Serial HIV Testing

Acceptability and feasibility of serial HIV testing during pregnancy and the postpartum period with male partner testing in Tororo, Uganda

PIs: Lena H. Kim, MD and Pius Okong, MBChB, Dip Obs, MMed, PhD Co-investigators: Emmanuel Arinaitwe, MBChB; Bridget Nzarubara, MBChB; Moses R. Kamya, MBChB, MMed, MPH; Tamara D. Clark, MHS; Edwin D. Charlebois, PhD, MPH; Diane V. Havlir, MD; and Deborah Cohan, MD, MPH

This was an NIH funded (P30-AI027763) prospective cohort study at the Tororo District Hospital Antenatal Clinic.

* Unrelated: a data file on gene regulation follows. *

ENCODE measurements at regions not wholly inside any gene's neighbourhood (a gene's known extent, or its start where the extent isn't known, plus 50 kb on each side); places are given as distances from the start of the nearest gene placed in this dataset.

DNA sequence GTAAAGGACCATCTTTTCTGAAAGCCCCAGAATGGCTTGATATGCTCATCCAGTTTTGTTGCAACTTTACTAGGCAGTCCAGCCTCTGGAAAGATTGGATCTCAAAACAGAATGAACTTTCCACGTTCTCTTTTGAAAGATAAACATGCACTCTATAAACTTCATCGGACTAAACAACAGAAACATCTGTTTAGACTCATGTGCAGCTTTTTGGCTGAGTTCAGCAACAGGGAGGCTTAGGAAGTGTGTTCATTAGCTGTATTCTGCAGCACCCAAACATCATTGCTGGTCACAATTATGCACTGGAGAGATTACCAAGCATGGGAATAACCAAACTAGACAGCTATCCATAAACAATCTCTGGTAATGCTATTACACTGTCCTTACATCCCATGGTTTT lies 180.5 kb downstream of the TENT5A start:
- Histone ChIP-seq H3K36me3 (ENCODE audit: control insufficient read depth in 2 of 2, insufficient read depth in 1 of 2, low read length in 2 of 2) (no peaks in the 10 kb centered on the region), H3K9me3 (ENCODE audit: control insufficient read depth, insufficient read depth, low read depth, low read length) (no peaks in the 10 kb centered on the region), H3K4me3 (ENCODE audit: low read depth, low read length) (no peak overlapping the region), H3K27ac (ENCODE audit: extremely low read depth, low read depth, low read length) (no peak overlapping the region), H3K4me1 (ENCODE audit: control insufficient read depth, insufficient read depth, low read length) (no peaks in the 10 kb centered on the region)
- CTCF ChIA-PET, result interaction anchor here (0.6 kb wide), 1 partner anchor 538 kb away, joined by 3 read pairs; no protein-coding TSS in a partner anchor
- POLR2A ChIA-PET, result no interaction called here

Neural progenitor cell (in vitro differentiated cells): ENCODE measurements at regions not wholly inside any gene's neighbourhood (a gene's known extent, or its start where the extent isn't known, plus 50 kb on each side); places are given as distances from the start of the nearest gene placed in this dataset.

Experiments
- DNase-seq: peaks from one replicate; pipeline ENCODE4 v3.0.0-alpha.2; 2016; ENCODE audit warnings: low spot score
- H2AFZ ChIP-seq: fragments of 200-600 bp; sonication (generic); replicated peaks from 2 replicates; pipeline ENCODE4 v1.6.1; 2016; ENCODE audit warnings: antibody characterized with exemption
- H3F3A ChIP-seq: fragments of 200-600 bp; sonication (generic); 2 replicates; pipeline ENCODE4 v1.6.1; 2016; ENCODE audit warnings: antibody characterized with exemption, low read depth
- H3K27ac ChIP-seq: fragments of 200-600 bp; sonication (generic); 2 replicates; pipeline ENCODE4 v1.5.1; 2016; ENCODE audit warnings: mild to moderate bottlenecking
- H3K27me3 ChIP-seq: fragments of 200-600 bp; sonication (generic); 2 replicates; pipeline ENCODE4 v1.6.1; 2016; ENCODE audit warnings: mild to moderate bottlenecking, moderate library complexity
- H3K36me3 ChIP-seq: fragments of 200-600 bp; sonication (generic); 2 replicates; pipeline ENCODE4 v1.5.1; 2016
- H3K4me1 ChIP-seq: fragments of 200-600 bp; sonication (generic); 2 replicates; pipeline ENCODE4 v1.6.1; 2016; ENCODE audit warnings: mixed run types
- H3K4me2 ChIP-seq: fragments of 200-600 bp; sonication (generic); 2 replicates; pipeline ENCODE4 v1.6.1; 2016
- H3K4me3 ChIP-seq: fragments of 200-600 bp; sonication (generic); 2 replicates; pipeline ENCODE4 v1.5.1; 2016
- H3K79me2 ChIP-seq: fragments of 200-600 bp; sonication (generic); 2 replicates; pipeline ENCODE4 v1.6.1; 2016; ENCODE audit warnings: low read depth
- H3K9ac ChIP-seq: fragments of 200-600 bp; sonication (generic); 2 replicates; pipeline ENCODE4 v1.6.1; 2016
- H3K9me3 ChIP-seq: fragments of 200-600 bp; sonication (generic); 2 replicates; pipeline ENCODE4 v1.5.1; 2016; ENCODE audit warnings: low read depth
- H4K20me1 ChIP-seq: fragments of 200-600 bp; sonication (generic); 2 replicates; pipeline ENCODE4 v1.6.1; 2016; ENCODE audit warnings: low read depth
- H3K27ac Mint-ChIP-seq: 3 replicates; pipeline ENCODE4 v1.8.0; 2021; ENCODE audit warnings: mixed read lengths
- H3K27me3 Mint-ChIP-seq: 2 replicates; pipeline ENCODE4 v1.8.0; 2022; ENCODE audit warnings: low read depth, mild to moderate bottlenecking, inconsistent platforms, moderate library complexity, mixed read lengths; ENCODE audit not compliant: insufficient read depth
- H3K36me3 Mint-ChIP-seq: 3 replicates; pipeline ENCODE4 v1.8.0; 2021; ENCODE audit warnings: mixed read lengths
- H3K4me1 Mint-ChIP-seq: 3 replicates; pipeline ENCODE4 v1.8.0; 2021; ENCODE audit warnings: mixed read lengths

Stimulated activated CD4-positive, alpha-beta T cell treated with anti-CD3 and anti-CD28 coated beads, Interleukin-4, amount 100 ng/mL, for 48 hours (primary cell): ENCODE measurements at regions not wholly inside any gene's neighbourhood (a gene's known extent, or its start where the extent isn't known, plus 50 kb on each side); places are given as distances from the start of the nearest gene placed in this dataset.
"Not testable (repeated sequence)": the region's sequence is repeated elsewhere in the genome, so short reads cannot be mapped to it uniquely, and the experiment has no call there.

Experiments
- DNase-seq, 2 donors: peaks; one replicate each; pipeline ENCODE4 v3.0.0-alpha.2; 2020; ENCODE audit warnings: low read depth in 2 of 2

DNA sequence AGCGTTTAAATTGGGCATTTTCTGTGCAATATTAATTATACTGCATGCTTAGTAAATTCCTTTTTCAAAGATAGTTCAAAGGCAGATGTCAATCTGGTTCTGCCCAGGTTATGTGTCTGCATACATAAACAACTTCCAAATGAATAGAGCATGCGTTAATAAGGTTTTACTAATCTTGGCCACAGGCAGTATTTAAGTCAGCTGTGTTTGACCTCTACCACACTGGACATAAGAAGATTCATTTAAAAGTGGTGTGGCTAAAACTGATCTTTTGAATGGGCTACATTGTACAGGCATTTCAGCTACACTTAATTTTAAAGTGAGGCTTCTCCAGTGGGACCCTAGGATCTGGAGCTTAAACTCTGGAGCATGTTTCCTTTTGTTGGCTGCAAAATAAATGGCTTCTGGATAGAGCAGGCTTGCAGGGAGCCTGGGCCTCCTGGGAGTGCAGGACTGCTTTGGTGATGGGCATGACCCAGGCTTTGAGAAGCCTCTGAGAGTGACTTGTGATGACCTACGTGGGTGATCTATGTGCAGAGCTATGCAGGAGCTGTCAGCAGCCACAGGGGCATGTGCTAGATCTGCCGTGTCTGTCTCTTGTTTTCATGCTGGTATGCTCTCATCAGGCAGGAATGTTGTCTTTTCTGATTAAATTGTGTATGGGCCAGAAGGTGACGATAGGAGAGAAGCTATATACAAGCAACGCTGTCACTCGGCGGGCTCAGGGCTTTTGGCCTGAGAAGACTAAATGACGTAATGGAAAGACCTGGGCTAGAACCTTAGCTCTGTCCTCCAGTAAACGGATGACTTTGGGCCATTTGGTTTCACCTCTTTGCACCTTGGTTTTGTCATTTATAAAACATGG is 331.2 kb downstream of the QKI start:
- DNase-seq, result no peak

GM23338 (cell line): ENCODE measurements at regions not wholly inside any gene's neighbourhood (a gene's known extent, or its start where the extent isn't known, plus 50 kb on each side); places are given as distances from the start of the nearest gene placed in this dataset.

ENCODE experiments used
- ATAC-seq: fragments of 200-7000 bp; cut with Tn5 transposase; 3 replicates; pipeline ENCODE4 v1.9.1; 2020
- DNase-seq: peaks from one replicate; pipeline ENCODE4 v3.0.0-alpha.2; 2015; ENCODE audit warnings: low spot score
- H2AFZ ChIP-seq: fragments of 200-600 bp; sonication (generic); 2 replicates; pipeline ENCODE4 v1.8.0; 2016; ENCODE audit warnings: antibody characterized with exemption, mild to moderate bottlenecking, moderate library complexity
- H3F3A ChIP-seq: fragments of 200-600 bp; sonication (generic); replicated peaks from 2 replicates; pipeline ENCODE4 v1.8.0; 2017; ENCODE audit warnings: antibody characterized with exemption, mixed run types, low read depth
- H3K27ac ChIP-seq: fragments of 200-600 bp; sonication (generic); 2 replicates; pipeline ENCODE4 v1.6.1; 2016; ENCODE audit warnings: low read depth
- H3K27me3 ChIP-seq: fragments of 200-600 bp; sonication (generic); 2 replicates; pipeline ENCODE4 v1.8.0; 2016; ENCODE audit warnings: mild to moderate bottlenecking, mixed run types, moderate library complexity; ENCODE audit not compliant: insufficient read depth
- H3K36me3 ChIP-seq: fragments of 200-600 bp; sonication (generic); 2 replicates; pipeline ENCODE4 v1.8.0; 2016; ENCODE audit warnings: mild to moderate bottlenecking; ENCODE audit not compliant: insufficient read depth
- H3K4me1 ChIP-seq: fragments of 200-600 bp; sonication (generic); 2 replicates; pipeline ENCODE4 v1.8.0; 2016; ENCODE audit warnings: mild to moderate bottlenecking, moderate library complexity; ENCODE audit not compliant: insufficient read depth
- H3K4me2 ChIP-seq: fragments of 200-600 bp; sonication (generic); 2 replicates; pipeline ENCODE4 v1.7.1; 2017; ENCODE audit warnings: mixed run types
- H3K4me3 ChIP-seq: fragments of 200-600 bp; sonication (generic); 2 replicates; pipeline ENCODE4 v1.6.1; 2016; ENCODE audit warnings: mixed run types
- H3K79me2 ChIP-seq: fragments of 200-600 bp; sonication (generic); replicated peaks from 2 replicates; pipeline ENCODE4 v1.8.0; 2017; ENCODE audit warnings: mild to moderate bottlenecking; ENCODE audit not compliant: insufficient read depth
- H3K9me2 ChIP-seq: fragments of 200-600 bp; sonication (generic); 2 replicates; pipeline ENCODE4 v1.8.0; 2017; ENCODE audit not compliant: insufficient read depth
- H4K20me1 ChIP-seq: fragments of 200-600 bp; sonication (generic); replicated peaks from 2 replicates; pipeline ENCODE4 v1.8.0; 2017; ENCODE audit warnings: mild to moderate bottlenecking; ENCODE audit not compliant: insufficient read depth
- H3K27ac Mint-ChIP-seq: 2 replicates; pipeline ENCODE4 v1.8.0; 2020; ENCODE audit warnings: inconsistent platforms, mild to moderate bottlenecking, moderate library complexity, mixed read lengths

Recognizing that perinatal transmission of HIV continues to be a critical public health crisis, the Joint United Nations Programme on HIV/AIDS (UNAIDS) declared a country-led multinational goal to eliminate perinatal HIV infections and to improve maternal HIV care by 2015. One-time testing fails to diagnosis incident HIV infection later in pregnancy or while breastfeeding. Therefore serial HIV testing during both pregnancy and the postpartum period to detect incident HIV infection could be a critical step forward as part of the UNAIDS global initiative to eliminate transmission to children. In order to assess the acceptability and feasibility of serial HIV testing, HIV-negative pregnant women were asked to participate in repeat HIV tests integrated into routine follow up antenatal and postpartum child immunization visits. Serial testing was defined as ≥2 tests during pregnancy and ≥2 tests within 24 weeks postpartum. Participants were also asked to invite their male partner for HIV testing at any point during the study period. Eighty women (37%) completed serial testing, 176 (82%) had ≥2 tests and 147 (69%) had ≥3 tests during the study period. One hundred and eight-two women (85%) accepted male partner testing, but only 19 men (10%) participated. One woman seroconverted during the study, for a cumulative HIV incidence of 0.5% (1/214). In multivariable logistic regression analysis, longer distance between home and clinic (aOR 0.87 [95% CI 0.79-0.97]) and not knowing household income (aOR 0.30 [95% CI 0.11-0.84]), were predictive of not completing serial testing. Higher level of education was associated with completing serial testing (linear trend p value = 0.05). Overall, the integration of a serial HIV testing program into routine antenatal and postnatal health care visits was highly acceptable to pregnant women in this resource poor area of sub-Saharan Africa. The majority of women completed at least 2 HIV tests during the study period. However, since only 37% of women completed serial HIV testing, a less intensive serial HIV testing protocol consisting of one repeat test in the 3rd trimester of pregnancy and 1 repeat HIV test at 6 months postpartum may be more feasible. While women reported high interest in involving their male partners in HIV testing and testing was offered free of charge, actual uptake of HIV testing among men was very low. Innovative strategies to successfully integrate male partner testing within routine antenatal and postpartum health services as part of a comprehensive HIV prevention program in sub-Saharan Africa needs to be piloted and studied.